Paul, George and Ringo as part of Eric Clapton's wedding party, May 19th, 1979
1967 may have been passed the touring life of The Beatles, but “Sgt. Pepper” did get performed by Paul, George, Ringo and Eric Clapton at Eric’s wedding reception (with George’s ex Pattie Boyd) on May 19th, 1979. McCartney didn’t hesitate to put this landmark song to good use during his post-Beatles touring days as well. His first solo “World Tour,” which spanned from September 26th, 1989 in Norway to July 29th, 1990 in Chicago, included the song in medley with the “Reprise” from the original album. Also, his brief “Unplugged 1991 Summer Tour,” running from May 8th (Barcelona, Spain) to July 24th (Copenhagen, Denmark), featured the track as the closing number of each show.
Next, “The New World Tour” included the song, which began on February 18th (Milan, Italy) and concluded on December 16th (Santiago, Chile) of 1993. For the next number of tours he omitted playing the song, opting instead to concluding his shows with a medley of Sgt. Pepper “Reprise” and “The End” from the Abbey Road album. However, on July 2nd, 2005, Paul performed “Sgt. Pepper” as the opening song of the London Live 8 show with U2, Bono singing lead on the bridge (“It’s wonderful to be here…”).
Paul also performed the song at a benefit at the Radio City Music Hall on April 4th, 2009, segueing it into “With A Little Help From My Friends” which was sung by Ringo. Then, on January 27th, 2014, Paul and his band performed the song once again at the Los Angeles Convention Center for the 50th Anniversary of The Beatles appearance on The Ed Sullivan Show, which was aired on CBS on February 9th of that year. This rendition also acted as an introduction for Ringo to run out on stage to sing "With A Little Help From My Friends."
Such was the impact of this startling song that Jimi Hendrix, a favorite of The Beatles, performed his own unique version of the “Sgt. Pepper” theme live at the Saville Theatre in London on June 4th, 1967 - only three days after the album was released in Britain. Paul (with Jane Asher) and George (with Pattie Boyd) were in the audience of that Brian Epstein-owned Theatre that evening.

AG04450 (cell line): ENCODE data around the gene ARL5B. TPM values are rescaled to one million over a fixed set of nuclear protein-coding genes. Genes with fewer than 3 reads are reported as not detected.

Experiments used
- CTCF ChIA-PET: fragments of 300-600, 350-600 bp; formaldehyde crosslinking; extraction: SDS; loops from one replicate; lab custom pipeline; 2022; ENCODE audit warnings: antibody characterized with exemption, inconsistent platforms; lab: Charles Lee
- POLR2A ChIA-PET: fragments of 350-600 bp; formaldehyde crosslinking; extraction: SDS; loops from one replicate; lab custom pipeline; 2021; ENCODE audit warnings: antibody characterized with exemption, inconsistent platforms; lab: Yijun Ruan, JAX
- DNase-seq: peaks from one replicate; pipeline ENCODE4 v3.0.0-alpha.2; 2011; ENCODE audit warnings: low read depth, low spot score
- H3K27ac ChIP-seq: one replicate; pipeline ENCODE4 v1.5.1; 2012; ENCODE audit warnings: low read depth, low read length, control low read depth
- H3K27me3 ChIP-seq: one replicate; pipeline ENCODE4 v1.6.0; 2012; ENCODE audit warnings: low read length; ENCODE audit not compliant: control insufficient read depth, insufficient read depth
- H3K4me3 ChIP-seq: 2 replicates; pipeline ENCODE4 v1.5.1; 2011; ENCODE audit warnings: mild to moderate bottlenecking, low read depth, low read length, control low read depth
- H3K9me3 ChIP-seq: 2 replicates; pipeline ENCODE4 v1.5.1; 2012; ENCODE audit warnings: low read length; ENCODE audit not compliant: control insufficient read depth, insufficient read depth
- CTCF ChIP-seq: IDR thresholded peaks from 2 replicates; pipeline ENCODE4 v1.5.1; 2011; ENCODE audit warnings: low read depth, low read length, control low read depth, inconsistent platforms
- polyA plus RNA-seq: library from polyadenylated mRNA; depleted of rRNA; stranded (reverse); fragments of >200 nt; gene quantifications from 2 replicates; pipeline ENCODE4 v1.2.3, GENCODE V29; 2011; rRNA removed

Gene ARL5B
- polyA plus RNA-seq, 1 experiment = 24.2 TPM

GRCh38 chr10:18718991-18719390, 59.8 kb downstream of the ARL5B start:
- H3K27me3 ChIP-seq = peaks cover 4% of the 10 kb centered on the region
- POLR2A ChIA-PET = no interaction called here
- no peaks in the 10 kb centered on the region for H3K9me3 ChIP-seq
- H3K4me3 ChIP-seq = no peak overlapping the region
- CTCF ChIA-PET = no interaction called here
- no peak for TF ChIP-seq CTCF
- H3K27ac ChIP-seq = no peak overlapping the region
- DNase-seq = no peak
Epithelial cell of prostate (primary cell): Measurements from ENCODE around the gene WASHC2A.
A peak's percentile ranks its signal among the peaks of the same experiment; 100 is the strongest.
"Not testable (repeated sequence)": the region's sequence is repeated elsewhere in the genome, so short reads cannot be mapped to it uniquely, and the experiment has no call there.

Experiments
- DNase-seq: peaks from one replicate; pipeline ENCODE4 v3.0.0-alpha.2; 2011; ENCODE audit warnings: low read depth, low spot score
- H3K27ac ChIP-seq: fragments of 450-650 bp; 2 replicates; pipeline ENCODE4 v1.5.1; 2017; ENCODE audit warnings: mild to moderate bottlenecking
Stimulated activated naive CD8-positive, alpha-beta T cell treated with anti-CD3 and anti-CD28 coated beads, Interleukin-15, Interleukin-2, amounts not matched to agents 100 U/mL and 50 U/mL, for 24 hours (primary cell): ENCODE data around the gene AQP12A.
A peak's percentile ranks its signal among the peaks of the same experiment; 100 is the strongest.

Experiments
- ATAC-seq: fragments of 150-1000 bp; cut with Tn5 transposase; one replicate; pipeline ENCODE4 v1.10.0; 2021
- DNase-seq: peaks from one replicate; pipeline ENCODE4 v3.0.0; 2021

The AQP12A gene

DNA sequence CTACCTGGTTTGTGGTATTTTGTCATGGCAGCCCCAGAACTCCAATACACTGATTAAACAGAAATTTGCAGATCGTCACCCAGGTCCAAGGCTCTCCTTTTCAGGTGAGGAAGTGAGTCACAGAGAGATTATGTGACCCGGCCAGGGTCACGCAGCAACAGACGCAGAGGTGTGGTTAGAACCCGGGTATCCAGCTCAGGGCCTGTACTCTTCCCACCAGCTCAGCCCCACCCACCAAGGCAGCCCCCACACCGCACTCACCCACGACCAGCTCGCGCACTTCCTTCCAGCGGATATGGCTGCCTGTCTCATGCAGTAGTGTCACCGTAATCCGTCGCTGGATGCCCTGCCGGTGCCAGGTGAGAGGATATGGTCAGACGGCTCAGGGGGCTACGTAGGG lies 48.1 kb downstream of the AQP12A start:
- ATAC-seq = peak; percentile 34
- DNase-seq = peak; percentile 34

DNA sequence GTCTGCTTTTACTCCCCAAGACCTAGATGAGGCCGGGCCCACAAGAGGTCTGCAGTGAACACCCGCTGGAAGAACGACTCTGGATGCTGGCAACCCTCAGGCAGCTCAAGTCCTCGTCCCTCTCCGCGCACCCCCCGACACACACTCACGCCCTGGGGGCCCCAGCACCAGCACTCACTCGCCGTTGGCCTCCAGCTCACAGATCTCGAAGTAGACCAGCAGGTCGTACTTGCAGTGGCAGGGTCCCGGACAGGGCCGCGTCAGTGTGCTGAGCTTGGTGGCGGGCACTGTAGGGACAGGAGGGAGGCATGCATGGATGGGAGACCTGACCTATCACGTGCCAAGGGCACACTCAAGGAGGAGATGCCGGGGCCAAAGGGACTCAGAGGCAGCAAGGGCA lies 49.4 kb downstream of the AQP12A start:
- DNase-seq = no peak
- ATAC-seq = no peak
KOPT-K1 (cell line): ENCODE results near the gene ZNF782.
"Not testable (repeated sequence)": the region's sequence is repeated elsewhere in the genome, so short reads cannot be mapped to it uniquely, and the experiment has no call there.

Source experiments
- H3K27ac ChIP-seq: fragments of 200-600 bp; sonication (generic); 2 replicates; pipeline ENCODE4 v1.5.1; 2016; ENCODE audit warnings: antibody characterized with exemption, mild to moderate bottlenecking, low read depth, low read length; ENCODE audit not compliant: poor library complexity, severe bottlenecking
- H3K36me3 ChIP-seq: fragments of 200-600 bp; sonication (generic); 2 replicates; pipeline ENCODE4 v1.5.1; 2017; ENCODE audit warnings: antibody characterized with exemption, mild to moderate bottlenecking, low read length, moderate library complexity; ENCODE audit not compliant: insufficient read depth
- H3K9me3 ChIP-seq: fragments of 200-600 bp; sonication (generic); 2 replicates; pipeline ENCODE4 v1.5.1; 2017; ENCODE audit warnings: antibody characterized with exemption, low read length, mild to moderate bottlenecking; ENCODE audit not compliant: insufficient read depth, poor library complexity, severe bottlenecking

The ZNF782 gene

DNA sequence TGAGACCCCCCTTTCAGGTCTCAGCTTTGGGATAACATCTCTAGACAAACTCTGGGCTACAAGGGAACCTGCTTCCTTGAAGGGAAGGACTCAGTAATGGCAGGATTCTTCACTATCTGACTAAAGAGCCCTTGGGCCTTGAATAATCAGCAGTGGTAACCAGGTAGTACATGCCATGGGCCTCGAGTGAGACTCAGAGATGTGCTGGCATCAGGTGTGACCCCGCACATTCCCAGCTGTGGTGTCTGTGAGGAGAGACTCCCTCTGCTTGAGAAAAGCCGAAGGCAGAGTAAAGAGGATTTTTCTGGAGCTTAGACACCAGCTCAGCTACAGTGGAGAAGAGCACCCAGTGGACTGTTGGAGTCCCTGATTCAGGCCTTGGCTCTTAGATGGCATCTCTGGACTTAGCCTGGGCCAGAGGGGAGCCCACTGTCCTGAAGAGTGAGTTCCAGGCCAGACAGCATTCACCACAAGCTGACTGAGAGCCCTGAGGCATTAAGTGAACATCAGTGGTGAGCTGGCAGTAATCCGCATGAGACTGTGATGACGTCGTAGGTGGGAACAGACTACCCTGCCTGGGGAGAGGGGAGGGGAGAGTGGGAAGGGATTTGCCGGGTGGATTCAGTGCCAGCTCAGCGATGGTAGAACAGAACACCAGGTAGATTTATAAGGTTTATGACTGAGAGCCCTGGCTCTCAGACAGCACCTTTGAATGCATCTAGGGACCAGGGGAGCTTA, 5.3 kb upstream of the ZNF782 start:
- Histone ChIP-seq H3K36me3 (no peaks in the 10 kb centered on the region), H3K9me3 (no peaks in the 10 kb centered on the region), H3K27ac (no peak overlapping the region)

“The biggest single tribute for me was that ‘Sgt. Pepper’ was released on the Thursday,” remembers Paul, “and, on the Sunday, we went to the Saville Theatre and Jimi Hendrix opened up with ‘Sgt. Pepper’ and he’d only had since Thursday to learn it…That was like the ultimate compliment. It’s still obviously a shining memory for me, because I admired him so much anyway, he was so accomplished…I put that down as one of the great honors of my career.”
While many quickly dismiss the song “Sgt. Pepper’s Lonely Hearts Club Band” as just a gimmicky introduction to a landmark album, closer examination (as we’ve done here) reveal how convincingly imaginative The Beatles songwriting had become. As Chris Ingham writes in “The Rough Guide To The Beatles,” the track has “the color and confidence of a Fourth Of July parade and raises the curtain on the dizzying album to which it gives its name with genuine panache.” Perfectly stated!
“Sgt. Pepper’s Lonely Hearts Club Band”
Written by: John Lennon / Paul McCartney
Song Written: November 19, 1966 – January, 1967
Song Recorded: February 1 & 2, March 3 & 6, April 6 & 7, 1967
First US Release Date: June 2, 1967
US Single Release: Capitol #4612
Highest Chart Position: #71
Key: G major
Producer: George Martin
Engineers: Geoff Emerick, Richard Lush
Instrumentation (most likely):
Paul McCartney - Lead and Harmony Vocals, Lead and Rhythm Guitar (1964 Fender Esquire), Bass Guitar (1964 Rickenbacker 4001S)
George Harrison – Rhythm Guitar (1961 Sonic Blue Fender Stratocaster), Harmony Vocals
Ringo Starr – Drums (1964 Ludwig Super Classic Black Oyster Pearl), Backing Vocals
John Lennon - Harmony Vocals
James W. Buck - French Horn
Neil Sanders - French Horn
Tony Randall - French Horn
John Burden - French Horn
Mal Evans - Backing Vocals
Neil Aspinall - Backing Vocals
Written and compiled by Dave Rybaczewski